Sign In Forgot Password

Only Today: Reflections on Psalm 59

06/19/2019 12:45:25 PM


Rabbi Brent Spodek

Wellness and illness are not fixed states; they are snapshots of a moment, points in time. Nobody can truly say “I am well”; we can only accurately say “I am well now.”

Spiritually traditional Jews with often preface statements about the future with the phrase “בעזרת השם / b’ezrat haShem,” or “with the help of the Holy One,” as in “b’ezrat HaShem, I’ll get married next week” or even “b’ezrat Hashem, I’ll go to school tomorrow.” In other words, I know what I have planned for tomorrow or next month, but who can really say what will happen?

Like so many of us, the Psalmist knows that situations which seem stable are not. “[Troubles] lie in wait for my soul; Mighty troops gather against me” (Ps 59:4; translation Norman Fischer). The circumstances which can move us from healthy to ill, from rich to poor are always present.

Necessarily, wonderfully, we live with the assumption that the blessings of today will, in fact, be present tomorrow. If we didn’t, we couldn’t prepare for the future which usually arrives. We couldn’t learn, we couldn’t grow, we couldn’t raise children. And yet, we are caught up short when we are reminded that there is no guarantee of tomorrow. We are devastated when reminded of our mortality, as if it hadn’t been there all along.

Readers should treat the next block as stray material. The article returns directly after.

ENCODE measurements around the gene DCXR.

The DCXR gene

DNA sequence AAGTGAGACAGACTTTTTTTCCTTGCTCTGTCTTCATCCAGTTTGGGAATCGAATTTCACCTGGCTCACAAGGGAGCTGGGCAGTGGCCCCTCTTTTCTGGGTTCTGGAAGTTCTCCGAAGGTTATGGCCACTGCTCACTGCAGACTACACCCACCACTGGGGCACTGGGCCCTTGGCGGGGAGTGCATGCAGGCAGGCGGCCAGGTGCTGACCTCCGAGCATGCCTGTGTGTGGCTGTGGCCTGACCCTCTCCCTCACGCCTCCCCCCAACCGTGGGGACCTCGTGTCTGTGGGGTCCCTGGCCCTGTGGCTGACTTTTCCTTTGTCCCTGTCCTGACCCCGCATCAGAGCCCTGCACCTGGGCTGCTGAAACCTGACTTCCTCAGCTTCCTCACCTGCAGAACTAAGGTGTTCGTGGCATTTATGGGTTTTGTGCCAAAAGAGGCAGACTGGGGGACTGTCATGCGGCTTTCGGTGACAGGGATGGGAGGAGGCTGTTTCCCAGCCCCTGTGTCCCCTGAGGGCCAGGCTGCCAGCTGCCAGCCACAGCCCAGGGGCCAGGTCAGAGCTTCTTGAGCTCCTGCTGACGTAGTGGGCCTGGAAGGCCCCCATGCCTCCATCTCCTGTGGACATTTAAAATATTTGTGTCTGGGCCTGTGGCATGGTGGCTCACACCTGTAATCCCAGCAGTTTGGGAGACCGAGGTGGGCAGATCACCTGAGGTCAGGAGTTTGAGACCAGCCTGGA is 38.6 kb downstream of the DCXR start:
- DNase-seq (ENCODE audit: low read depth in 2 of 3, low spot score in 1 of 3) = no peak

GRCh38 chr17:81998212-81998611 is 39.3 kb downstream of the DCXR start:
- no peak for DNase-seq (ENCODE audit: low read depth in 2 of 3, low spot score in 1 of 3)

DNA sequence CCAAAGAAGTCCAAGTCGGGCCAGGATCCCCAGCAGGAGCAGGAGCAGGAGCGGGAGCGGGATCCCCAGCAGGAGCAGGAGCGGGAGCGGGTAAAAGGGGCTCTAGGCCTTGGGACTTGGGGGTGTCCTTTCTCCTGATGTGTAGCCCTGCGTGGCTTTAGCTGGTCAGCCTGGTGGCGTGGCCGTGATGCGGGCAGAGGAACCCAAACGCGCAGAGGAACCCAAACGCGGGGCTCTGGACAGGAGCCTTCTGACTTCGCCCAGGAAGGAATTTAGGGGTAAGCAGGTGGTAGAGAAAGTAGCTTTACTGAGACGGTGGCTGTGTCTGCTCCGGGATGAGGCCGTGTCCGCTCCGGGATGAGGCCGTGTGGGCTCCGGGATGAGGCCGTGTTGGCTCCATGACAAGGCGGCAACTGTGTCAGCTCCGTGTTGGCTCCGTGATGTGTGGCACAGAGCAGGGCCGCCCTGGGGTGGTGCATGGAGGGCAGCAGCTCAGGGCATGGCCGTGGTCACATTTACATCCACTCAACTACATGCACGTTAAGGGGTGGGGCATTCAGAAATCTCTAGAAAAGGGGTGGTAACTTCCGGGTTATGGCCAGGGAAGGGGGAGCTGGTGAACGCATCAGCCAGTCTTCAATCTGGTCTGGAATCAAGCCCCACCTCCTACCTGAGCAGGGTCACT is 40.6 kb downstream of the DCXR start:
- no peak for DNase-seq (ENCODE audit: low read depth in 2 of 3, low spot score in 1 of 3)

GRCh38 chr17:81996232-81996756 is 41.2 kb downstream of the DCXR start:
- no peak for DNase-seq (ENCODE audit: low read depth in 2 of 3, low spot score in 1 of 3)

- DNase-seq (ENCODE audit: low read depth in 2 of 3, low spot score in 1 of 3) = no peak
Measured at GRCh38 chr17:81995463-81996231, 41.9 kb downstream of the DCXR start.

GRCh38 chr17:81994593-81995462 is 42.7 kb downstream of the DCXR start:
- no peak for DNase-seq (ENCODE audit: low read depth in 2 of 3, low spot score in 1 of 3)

The world offers us the reasonable hope of tomorrow, the space for the mundane hope of another day, but no guarantee of tomorrow.

There is no permanence; only the blessings which exist here and now. “I sing in the steadying light of your kindness, for You have been my release,” writes the Psalmist. “My refuge on a day when I was full of distress. To you, my strength, I will sing, for you are my shield, My kindness.”

We have no opportunity other than to live in the light and kindness that exists today and hope that it endures till tomorrow.


Sat, January 25 2020 28 Tevet 5780